Interestingly, the second adage was made famous by a teacher - Mark Twain. Although he attributed the quote to the then British Prime Minister Benjamin Disraeli whose exact words were, "there are three kinds of lies: lies, damned lies and statistics."Yes, statistics can be used to lie, but data and statistics is the fundamental foundation of any analysis. To say that statistics are lies reflects the shallow thinking of the sayer. It is as good as saying aeroplanes are bad because they can be used by terrorists to crash into buildings.

Data, numbers and statistics are at the heart of value investing, or rather, any kind of due diligence. We rely on numbers and reading through the numbers to get to the truth. Yes, oftentimes, we need to question the numbers, slice and dice it differently to see the picture. But it doesn't mean statistics are lies. If there is any doubt that the people who created the statistics lack integrity, then we can no longer analyse the numbers and we need to change the people. Statistics are not lies. Statistics are tools. They are neither good nor bad. It is important to learn to use them well.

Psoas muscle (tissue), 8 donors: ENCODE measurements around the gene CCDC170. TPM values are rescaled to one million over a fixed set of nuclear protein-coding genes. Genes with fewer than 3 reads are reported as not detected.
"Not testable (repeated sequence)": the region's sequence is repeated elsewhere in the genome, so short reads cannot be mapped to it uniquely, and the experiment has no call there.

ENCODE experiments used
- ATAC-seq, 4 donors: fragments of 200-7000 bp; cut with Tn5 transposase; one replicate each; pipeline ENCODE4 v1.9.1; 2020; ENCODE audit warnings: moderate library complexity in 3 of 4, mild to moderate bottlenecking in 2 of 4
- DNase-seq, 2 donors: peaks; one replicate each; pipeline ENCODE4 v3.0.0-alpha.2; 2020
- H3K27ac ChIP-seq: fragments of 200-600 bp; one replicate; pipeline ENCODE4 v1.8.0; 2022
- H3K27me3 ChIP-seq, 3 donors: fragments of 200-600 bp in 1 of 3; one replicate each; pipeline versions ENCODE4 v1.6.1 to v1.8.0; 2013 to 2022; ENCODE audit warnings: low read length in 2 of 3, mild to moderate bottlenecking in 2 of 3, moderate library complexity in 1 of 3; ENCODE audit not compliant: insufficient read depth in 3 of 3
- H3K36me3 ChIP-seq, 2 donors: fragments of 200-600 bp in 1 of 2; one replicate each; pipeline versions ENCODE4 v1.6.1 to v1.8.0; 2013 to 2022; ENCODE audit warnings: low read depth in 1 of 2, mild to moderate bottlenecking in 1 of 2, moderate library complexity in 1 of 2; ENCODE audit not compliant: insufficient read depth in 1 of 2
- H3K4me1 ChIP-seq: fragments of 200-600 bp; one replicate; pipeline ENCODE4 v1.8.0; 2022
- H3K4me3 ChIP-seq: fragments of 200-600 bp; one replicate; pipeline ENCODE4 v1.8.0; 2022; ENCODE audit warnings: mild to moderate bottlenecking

The normal distribution, the biggest subtopic in statistics

Okay and here's the most interesting of them all, "Don't catch a falling knife."

When I was a newbie investor, I totally believed in this. It just sounded so true. When the stock is going down, why would a smart investor want to buy it? Why catch a falling knife? But as I looked back at my investments over the years, this adage began feeling wrong. Even the analogy is wrong. A falling knife would eventually fall to the ground and lay still. But a stock, especially a good stock, would eventually go up. If you had done your work, calculated the intrinsic value of the company, understood the strong economic moat of the company, then you should buy when it's cheap enough. It doesn't matter if the stock is falling or rising.